A record-breaking experience can solve a huge quantum computing challenge

Two atoms that have been amplified to nearly comical size and cooled to a fraction above absolute zero have been used to create an insanely fast and powerful quantum gate that could help overcome some of the persistent challenges of quantum computing.

Since the 2-qubit gate is the basic building block of efficient quantum computers, this hack has enormous implications. It could lead to a new type of quantum computer architecture that breaks the current limitations of noise-free quantum processes.

Qubit is a contraction, short for the term “quantum bit”. It is the quantum computing equivalent of the classical qubit – the basic unit of information upon which computing technology is based.

To solve a problem the old-fashioned way, the information (and the logic used to calculate it) is represented by a binary system. Like a light switch, the component units of this system are all in an exclusive state of on or off. Or, as it is often described, as one or zero.

What makes quantum computing even more powerful is that qubits can be simultaneously, as a state known as quantum superposition. A qubit alone is not considered a computer. Combined (or entangled) with superpositions of other qubits, they can represent some very powerful algorithms.

A two-qubit gate is a logic operation that depends on the quantum state of two entangled qubits. It is the simplest component of a quantum computer, allowing qubits to be entangled and read.

Scientists have experimented with quantum gates based on different materials for some time, and have made some unusual breakthroughs. However, one problem continued to be significant: superpositions of qubits can decay quickly and easily thanks to external sources that also become entangled.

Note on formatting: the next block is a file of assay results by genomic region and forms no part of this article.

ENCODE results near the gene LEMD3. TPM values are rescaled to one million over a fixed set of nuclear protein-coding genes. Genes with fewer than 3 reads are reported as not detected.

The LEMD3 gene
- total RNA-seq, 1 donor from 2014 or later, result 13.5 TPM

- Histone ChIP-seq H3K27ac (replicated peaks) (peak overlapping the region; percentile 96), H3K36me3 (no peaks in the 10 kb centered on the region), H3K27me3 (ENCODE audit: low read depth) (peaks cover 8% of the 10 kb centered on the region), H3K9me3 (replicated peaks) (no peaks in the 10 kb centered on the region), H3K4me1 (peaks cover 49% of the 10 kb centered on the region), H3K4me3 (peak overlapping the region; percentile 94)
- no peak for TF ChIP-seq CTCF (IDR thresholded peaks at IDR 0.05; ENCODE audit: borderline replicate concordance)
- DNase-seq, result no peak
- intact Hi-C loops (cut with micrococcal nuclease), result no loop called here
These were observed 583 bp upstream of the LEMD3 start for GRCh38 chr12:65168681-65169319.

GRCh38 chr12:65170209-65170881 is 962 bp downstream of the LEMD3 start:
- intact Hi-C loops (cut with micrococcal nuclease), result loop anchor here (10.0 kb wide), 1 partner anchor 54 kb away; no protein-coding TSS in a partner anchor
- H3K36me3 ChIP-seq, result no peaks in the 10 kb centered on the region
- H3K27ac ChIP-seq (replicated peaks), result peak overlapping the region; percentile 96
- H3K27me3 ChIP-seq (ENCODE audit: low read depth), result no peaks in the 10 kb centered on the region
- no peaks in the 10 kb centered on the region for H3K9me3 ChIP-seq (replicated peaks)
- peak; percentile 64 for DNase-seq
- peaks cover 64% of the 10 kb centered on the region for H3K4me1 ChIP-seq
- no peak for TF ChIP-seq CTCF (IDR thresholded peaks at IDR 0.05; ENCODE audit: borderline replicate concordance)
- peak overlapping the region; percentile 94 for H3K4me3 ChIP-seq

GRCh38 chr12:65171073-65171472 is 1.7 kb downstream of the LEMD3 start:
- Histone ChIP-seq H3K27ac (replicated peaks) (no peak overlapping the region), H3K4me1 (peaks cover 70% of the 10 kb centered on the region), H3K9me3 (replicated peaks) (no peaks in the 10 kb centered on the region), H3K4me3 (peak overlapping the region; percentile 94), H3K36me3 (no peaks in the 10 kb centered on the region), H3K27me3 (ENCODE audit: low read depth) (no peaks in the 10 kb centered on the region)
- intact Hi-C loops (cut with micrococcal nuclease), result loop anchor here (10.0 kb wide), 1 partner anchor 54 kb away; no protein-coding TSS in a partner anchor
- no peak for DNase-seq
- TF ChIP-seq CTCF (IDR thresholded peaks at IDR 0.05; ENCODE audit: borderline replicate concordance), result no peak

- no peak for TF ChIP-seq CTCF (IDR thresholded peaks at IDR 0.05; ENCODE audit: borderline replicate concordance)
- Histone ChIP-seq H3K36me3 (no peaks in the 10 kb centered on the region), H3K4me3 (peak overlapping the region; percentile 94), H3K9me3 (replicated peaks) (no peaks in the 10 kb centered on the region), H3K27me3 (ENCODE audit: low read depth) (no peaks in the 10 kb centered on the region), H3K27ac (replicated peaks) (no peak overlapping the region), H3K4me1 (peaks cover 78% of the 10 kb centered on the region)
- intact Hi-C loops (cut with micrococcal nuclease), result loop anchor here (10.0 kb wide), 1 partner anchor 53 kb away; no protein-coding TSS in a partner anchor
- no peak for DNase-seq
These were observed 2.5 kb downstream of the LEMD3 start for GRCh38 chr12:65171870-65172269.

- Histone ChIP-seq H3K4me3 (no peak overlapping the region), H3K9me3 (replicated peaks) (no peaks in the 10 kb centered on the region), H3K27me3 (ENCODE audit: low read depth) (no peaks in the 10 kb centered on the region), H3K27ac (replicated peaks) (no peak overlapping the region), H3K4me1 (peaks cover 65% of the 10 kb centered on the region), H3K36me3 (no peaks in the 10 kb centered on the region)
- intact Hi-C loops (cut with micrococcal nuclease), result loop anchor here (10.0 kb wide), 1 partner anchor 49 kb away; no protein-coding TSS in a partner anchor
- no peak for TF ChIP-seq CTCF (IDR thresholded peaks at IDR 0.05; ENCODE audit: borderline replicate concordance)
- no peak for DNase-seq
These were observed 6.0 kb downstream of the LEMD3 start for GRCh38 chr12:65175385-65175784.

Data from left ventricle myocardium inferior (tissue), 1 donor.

Gate acceleration is the best way to solve this problem: since this snooping is generally slower than a millionth of a second (one microsecond), a quantum gate faster than this would be able to “override” the noise to produce accurate calculations.

To take a direction toward this goal using a slightly different approach than usual, a team of researchers led by physicist Yeelai Chew of the National Institutes of Natural Sciences in Japan turned to a complex setup.

The qubits themselves are atoms of the metal rubidium in its gaseous state. Using a laser, these atoms were cooled to nearly absolute zero and placed at a precise micron-scale distance from each other using optical tweezers – lasers that can be used to manipulate atomic-scale objects.

Then the physicists pushed the atoms with a laser. This pushed electrons from the closest orbital distance to each atomic nucleus into an extremely wide orbital spacer, blowing the atoms into bodies known as Rydberg atoms. This produced a 6.5 nanosecond periodic exchange of the orbital shape and electron energy between the now massive atoms.

Using more laser pulses, the research team was able to perform a quantum gate operation between the two atoms. The speed of this process was 6.5 billionths of a second (nanoseconds) — more than 100 times faster than any previous experiments with Rydberg atoms, the researchers said, setting a new record for quantum gates based on this particular type of technology.

This doesn’t quite beat the overall record for the fastest two-qubit quantum gate operations to date. This was achieved in 2019, using phosphorous atoms in silicon, achieving a staggering 0.8 nanoseconds; But the new work involves a different approach that could sidestep some of the limitations of other species currently under development.

In addition, exploring different architectures can lead to clues that help reduce the shortcomings of other types of devices.

The team said the next steps are fairly straightforward. They need to replace a commercial laser with a purpose-built one, in order to improve accuracy, as lasers can contribute to noise; and implement better control techniques.

The search was published in Nature Photonics.

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